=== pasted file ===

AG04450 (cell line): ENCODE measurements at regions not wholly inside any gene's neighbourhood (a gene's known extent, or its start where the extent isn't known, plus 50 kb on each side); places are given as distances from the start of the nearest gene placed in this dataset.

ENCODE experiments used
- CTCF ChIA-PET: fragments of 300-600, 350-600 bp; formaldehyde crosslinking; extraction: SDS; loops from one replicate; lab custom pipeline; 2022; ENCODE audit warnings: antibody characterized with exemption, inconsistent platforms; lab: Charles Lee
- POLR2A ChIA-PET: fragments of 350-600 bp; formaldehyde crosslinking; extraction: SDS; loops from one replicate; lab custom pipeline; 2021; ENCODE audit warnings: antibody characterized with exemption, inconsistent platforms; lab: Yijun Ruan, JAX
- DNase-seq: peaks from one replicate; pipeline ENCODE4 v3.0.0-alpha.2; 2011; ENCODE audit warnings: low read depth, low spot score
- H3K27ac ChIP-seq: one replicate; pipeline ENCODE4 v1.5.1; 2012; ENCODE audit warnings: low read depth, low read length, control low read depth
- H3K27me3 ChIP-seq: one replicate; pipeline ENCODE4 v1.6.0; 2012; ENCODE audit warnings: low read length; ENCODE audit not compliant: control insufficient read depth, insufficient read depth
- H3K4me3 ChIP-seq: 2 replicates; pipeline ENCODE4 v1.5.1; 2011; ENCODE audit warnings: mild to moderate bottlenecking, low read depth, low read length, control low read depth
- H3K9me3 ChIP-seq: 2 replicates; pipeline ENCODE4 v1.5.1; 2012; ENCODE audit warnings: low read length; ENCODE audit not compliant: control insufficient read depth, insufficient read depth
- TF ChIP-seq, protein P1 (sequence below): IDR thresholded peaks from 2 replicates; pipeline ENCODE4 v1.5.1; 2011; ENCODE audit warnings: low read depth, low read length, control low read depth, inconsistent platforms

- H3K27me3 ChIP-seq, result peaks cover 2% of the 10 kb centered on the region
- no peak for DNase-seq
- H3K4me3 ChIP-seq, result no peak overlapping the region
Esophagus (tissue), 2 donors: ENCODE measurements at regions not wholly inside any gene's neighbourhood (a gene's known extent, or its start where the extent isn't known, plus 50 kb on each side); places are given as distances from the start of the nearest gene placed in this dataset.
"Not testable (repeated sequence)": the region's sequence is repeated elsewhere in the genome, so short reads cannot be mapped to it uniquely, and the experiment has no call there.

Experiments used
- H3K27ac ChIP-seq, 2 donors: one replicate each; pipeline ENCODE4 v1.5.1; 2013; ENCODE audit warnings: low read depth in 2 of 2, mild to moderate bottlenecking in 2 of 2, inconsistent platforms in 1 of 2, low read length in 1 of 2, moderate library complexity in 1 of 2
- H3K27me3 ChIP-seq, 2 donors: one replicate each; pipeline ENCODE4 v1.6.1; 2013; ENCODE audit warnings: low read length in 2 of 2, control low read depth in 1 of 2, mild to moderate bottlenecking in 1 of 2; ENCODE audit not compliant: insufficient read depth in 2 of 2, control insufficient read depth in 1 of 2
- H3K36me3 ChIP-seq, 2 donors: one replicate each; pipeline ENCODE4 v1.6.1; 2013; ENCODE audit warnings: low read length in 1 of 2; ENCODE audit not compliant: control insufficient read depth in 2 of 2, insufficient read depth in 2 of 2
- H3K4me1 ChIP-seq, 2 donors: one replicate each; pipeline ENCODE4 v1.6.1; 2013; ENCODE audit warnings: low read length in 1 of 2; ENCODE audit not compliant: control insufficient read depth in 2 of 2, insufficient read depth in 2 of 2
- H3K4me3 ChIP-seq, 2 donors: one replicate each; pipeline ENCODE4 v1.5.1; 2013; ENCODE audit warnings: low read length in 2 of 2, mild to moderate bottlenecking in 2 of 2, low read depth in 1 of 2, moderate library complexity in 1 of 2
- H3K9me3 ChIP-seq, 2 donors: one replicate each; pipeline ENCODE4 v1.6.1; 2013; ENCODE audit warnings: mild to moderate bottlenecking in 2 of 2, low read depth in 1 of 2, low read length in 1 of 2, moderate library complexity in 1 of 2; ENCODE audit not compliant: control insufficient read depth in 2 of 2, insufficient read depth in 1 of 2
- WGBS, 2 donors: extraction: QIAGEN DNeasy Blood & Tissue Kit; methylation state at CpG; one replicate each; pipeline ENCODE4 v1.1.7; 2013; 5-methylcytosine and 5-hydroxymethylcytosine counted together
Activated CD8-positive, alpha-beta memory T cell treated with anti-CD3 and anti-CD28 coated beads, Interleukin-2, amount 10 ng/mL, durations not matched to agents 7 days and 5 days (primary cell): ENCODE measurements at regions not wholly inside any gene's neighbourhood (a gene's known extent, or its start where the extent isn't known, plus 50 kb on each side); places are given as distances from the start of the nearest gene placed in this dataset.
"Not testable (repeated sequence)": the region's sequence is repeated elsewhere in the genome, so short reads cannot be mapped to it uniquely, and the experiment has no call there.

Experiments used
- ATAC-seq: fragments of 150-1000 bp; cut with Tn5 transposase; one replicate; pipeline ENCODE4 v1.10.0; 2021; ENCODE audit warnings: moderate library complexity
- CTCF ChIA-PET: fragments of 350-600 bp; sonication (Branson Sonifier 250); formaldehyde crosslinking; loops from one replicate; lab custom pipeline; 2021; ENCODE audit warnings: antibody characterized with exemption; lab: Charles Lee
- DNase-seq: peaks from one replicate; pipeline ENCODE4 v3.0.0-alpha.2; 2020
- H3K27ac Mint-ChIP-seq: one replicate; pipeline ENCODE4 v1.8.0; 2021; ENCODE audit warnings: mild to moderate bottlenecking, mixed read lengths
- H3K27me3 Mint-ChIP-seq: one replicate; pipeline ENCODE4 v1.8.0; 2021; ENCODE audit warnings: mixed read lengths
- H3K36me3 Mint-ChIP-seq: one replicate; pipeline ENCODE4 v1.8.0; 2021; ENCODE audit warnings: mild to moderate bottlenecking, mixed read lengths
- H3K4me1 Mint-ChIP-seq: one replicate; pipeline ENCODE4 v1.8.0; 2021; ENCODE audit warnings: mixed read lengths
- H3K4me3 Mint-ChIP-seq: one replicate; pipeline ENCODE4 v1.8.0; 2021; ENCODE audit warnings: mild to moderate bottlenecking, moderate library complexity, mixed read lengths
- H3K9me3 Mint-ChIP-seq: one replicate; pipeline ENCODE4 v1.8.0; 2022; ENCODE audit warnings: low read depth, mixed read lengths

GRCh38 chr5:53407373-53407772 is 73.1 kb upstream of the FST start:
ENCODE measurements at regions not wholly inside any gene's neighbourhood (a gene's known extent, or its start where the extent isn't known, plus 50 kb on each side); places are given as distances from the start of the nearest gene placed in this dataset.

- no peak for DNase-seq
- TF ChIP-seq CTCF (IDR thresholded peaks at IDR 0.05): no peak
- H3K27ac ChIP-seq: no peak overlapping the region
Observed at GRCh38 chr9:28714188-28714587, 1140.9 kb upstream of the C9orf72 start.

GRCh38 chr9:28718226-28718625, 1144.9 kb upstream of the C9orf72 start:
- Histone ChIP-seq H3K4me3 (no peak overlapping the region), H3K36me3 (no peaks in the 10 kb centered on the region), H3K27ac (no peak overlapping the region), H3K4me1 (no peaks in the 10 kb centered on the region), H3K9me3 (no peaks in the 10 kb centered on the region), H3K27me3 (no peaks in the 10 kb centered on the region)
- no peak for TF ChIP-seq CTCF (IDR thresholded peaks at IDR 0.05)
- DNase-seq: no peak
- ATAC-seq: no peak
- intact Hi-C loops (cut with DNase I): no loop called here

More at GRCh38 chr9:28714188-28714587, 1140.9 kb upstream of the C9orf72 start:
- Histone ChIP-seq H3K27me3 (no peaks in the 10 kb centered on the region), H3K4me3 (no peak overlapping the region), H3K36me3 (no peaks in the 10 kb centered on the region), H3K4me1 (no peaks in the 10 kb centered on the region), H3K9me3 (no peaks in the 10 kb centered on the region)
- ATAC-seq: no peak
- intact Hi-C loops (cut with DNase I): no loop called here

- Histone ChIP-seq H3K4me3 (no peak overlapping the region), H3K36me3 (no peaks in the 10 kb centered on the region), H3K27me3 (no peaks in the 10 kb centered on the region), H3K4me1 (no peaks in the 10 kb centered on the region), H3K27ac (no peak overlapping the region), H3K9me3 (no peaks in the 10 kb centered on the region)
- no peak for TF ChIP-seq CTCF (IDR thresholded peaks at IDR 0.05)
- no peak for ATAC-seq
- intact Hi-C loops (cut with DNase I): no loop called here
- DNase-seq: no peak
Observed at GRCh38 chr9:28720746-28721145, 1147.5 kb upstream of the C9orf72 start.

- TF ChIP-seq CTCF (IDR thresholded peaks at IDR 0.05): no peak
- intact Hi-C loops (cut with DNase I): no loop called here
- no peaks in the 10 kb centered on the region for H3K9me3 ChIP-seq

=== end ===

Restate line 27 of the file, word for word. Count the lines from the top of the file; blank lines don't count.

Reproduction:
- ATAC-seq: fragments of 150-1000 bp; cut with Tn5 transposase; one replicate; pipeline ENCODE4 v1.10.0; 2021; ENCODE audit warnings: moderate library complexity